Do CRA Agreements Influence Lending Patterns?
This article considers the broader impact of Community Reinvestment Act (CRA) agreements-bank pledges to extend a certain volume of lending to targeted groups and communities-by examining whether they are associated with changes in lending to lower-income and minority communities in the markets where they are initiated. We find the number of newly initiated CRA agreements in a county to be associated with significant increases in CRA, minority and overall conventional mortgage lending in a county over a three-year period. The results are consistent with the view that the increases in lending represent new lending, with some evidence suggesting that the increases in lending are relatively short-lived. Overall, the results are consistent with the notion that lenders view CRA agreements as a form of insurance against the potentially large and unknown costs associated with fair lending violations, poor CRA performance ratings and adverse publicity from CRA-related protests of mergers or other applications. The results are also consistent with the view that the effectiveness of CRA agreements in increasing lending activity is ultimately determined by the persistence and sophistication of community groups in monitoring compliance with CRA agreements. Copyright 2003 American Real Estate and Urban Economics Association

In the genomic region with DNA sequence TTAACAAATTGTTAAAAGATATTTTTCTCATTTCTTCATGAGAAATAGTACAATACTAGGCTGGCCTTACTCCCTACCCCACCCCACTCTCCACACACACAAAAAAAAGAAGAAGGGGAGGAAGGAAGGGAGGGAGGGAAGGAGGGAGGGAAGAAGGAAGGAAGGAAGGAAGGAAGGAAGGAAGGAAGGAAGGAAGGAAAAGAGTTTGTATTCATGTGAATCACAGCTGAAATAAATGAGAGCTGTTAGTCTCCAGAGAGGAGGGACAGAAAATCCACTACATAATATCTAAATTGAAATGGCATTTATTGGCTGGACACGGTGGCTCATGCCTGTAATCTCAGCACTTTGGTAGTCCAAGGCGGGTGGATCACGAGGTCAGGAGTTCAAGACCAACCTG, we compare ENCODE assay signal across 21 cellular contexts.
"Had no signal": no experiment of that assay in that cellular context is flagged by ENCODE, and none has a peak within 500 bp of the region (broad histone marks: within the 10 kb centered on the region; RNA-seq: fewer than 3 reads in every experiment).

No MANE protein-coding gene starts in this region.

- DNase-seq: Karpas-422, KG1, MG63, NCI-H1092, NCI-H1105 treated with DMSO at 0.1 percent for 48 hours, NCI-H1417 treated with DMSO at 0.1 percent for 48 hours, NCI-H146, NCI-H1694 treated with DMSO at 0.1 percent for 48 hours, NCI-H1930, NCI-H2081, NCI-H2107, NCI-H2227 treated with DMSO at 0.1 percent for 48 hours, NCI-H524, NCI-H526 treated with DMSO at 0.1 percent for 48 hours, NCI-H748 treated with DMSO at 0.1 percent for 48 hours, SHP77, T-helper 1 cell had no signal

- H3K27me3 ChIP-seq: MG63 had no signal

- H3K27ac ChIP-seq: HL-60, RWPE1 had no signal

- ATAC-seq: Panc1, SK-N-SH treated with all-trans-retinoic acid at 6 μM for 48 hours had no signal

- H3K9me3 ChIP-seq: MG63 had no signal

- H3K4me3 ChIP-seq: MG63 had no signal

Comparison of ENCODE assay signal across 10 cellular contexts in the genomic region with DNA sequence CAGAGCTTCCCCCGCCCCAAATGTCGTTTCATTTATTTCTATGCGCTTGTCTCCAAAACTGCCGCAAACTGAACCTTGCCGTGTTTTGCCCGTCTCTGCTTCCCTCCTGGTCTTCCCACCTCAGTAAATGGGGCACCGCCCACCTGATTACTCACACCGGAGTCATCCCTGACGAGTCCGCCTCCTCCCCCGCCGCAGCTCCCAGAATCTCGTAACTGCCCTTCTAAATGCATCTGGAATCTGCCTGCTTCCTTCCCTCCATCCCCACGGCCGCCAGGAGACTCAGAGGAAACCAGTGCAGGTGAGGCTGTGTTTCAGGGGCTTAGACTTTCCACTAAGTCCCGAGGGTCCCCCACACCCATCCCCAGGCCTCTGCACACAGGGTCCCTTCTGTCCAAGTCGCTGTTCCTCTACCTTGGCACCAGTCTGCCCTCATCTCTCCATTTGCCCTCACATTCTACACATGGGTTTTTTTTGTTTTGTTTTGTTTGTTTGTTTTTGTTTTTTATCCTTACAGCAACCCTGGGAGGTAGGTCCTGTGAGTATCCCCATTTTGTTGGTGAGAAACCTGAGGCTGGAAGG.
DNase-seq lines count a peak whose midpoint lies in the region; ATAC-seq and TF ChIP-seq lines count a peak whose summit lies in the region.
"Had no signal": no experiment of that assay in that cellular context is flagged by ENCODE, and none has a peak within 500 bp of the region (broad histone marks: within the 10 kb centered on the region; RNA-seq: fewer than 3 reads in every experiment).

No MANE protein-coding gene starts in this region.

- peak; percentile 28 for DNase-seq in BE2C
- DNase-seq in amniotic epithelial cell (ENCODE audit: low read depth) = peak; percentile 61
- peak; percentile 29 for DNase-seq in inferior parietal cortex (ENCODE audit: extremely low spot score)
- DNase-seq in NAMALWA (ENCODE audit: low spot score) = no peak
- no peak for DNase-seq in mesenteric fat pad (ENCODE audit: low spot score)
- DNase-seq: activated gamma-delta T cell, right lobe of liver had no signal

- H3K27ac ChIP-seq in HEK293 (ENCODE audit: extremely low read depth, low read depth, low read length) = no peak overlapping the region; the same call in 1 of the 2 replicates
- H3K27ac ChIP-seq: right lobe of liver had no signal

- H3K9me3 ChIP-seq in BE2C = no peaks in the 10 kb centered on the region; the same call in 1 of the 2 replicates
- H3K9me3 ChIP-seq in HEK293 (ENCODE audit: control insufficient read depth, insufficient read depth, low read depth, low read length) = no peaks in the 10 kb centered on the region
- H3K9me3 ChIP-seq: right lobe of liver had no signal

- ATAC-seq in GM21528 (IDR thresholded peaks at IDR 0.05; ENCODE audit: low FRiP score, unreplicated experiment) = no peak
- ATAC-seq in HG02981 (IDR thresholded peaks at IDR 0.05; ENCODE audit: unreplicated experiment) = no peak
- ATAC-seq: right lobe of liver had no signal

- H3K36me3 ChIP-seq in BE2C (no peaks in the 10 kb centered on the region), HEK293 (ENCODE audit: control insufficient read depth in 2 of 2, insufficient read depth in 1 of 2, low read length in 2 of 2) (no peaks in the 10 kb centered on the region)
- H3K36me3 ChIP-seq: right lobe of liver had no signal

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Volume (Year): 31 (2003)
Issue (Month): 1 (03)
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